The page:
So how does one prepare for a correction? Risk management.
Don’t put an enormous amount of capital at risk in these low probability plays.
For months, many traders have made a living selling volatility as markets hit new all-time highs. As a momentum trader, I feed off this confidence. Coupled with the low implied correlation, we are in a stock picker’s market. This strategy will fail at some point, but should we listen to the crowing about it now?
Fundamentals are very strong
From a fundamental perspective, earnings have been stellar this year and have boosted the value of companies. Jobs growth has been strong for over seven years, thanks to the good work from the previous administration and the Fed’s policies.
Earnings will remain a put option under the market until they peak (no, I don’t know when that will happen). The current earnings growth cycle is still in early stages. Productivity levels are poor, which is the main reason why our economy is not above 3% GDP. The rollbacks of prior regulatory reform has been very helpful for strong profit growth.
As always, the market will tell you everything you need to know. Right now, markets are mildly overbought. Put/call and breadth indicators are slightly oversold, while the VIX is downtrodden (too bullish). These mixed signals defer to the SPX chart, which is solidly bullish. The Dow Industrials chart is even more so. This is still a bull market, so play it accordingly.
So what’s with the market noise?
If you tune into the media, you hear dire warnings. Some analysts even joke about the bull market and make fun of those who are still in the game. “They’ll get their comeuppance, just wait and see!” They say the markets will fall, and when the markets keep chugging along, they find convenient excuses.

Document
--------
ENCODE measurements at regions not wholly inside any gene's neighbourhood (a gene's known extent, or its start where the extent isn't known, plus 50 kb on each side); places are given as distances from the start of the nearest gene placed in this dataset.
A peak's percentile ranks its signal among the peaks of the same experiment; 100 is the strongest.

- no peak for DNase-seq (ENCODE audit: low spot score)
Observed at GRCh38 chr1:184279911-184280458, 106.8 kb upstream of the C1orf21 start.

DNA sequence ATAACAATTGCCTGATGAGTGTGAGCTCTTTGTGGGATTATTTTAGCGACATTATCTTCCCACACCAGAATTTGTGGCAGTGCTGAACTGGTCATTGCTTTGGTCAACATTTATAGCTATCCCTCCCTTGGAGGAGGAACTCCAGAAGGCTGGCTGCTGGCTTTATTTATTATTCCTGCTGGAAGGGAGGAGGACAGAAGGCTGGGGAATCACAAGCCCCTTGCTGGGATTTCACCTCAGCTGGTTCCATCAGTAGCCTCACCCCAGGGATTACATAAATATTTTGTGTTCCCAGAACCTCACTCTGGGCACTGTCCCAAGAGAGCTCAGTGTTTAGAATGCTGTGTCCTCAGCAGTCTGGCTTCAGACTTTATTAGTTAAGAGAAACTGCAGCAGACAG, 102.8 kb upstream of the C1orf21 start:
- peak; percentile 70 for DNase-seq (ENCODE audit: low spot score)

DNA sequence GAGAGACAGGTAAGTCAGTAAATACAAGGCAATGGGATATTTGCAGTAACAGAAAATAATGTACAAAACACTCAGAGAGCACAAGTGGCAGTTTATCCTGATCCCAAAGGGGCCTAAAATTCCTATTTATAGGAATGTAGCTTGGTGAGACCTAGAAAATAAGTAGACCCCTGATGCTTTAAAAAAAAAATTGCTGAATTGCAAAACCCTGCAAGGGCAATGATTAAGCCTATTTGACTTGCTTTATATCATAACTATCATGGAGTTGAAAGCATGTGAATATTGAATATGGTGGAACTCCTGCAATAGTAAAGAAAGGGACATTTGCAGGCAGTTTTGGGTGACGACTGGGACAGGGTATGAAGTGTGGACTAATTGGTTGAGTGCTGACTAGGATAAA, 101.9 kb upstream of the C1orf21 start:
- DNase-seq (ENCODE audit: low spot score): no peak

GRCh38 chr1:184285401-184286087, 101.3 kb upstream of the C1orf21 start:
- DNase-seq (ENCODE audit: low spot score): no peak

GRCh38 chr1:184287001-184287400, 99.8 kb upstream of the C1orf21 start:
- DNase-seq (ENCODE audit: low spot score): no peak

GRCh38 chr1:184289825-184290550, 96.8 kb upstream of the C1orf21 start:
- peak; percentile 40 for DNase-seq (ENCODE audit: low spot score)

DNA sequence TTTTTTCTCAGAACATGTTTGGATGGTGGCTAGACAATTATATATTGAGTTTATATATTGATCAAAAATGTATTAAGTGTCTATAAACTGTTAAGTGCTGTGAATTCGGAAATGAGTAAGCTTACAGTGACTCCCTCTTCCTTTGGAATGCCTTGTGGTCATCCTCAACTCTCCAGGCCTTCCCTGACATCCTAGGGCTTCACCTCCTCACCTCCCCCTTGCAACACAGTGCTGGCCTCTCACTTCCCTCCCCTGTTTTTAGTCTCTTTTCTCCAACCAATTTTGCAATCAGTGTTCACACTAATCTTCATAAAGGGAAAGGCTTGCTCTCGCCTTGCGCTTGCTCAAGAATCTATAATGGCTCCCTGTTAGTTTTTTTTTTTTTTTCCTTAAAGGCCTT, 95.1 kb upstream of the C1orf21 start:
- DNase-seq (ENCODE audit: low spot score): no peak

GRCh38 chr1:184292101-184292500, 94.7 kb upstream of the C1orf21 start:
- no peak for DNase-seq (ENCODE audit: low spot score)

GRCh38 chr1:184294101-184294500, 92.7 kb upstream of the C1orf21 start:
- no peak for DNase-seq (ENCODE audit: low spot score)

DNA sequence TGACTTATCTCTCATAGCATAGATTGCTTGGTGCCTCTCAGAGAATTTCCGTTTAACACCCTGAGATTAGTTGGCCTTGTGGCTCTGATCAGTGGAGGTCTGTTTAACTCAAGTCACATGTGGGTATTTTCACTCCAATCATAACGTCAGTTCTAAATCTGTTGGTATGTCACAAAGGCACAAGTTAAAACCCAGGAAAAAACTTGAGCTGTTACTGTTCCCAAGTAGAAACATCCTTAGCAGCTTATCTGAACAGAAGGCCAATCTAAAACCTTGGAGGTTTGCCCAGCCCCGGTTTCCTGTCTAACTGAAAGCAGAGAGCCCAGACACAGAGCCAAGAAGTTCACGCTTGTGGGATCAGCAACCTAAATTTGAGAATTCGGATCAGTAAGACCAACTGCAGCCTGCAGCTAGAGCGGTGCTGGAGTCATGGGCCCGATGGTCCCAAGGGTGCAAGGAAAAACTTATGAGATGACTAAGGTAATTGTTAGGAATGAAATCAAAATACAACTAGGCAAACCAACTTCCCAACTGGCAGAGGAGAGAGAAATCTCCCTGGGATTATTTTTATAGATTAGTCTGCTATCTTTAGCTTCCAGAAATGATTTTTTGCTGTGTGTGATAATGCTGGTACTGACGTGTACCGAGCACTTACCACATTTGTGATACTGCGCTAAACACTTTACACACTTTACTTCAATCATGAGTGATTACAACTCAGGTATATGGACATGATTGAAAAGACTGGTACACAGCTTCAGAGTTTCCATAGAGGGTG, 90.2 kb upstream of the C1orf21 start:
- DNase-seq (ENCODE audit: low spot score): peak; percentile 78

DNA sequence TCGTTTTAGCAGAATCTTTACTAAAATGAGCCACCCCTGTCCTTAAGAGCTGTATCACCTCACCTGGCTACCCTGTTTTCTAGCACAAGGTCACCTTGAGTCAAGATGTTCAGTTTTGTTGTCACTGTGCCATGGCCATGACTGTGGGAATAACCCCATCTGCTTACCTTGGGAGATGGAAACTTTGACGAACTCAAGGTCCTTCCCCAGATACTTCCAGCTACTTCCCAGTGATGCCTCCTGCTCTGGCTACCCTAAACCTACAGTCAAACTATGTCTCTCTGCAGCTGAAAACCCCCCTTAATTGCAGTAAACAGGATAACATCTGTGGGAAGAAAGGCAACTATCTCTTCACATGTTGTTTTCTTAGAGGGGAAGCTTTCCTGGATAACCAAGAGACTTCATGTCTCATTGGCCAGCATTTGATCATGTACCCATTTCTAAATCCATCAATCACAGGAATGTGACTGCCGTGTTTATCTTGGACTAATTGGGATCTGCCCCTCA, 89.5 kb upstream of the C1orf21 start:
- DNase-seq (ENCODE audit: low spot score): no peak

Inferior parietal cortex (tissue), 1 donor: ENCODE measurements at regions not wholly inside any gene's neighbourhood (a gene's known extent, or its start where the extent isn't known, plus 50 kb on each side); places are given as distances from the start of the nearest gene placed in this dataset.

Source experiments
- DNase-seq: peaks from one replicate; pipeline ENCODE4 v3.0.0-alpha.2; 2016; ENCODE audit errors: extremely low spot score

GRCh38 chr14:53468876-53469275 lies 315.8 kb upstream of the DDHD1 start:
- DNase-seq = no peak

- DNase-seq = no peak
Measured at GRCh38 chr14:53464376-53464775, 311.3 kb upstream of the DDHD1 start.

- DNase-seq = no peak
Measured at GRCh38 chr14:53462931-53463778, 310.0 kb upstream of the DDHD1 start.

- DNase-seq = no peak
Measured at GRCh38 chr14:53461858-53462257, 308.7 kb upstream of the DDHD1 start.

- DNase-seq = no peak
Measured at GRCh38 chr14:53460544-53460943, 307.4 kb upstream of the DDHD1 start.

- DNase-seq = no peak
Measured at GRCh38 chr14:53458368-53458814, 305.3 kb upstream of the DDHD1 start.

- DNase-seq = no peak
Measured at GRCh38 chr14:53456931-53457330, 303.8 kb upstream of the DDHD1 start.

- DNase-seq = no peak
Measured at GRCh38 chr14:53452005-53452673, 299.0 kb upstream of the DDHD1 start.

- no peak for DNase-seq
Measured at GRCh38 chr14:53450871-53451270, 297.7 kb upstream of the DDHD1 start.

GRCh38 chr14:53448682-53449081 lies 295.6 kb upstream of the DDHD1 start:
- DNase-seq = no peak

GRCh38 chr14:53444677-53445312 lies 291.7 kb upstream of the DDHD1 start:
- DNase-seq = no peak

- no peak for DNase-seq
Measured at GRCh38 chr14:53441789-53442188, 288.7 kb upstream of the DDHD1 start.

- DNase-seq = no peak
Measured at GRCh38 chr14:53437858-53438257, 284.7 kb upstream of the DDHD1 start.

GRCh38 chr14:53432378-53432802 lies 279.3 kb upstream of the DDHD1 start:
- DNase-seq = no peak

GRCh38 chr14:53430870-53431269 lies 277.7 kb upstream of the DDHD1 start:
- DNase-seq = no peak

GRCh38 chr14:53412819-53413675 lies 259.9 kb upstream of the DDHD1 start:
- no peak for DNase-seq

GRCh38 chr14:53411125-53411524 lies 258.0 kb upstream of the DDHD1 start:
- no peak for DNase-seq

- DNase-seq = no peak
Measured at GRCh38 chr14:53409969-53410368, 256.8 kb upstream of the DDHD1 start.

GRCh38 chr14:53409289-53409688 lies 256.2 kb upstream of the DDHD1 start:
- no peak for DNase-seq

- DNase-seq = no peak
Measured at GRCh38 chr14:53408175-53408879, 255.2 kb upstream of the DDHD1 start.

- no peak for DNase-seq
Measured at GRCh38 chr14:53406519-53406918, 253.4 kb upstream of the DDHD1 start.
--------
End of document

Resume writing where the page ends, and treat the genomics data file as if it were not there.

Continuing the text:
These warnings are often from people trying make a name for themselves. Remember John Paulson? He made a name for himself (got paid big-time) by shorting mortgages from 2007-09. His results since? Poor at best. Is that someone you wanted to invest with?
I’ve even seen articles comparing today’s current market to the one that preceded the 1987 crash. There are some similarities – complacency and skew bets – but the size and magnitude are not comparable. There are more derivative products and potential risks than in 1987, yet the Dow Industrials has not fallen 22.6% in one day since then. Even a 500-point drop would be less than a 2.7% loss. It would sting, but it wouldn’t devastate us.
Then there are those who point to the weak economy. They say the market highs cannot legitimately support such slow growth. Was the stock market so undervalued in 2009 that after yearly gains the markets finally caught up to the economy? Nope. The stock market reflects the economy six to eight months out. There are very few surprises other than the occasional shocks, which are often adjusted for right away.
The bull market is not going anywhere
Today’s stock market is built on earnings, value and some fluff (there are always some bubbles out there, we just don’t have large ones right now). While it’s good to have some historical perspective, rational thinking, common sense and solid, up-to-date information are far more valuable analytical tools.
From an investing perspective – and especially for those with a long term horizon – there are few reasons to time the market. Staying in the game and adding more to your portfolio when markets dip has been an enormous wealth creator. Stick to that disciplined approach.
Take what you hear in the media with a (big) grain of salt, and continue to listen to the message of the markets. It’ll tell you what you need to know.
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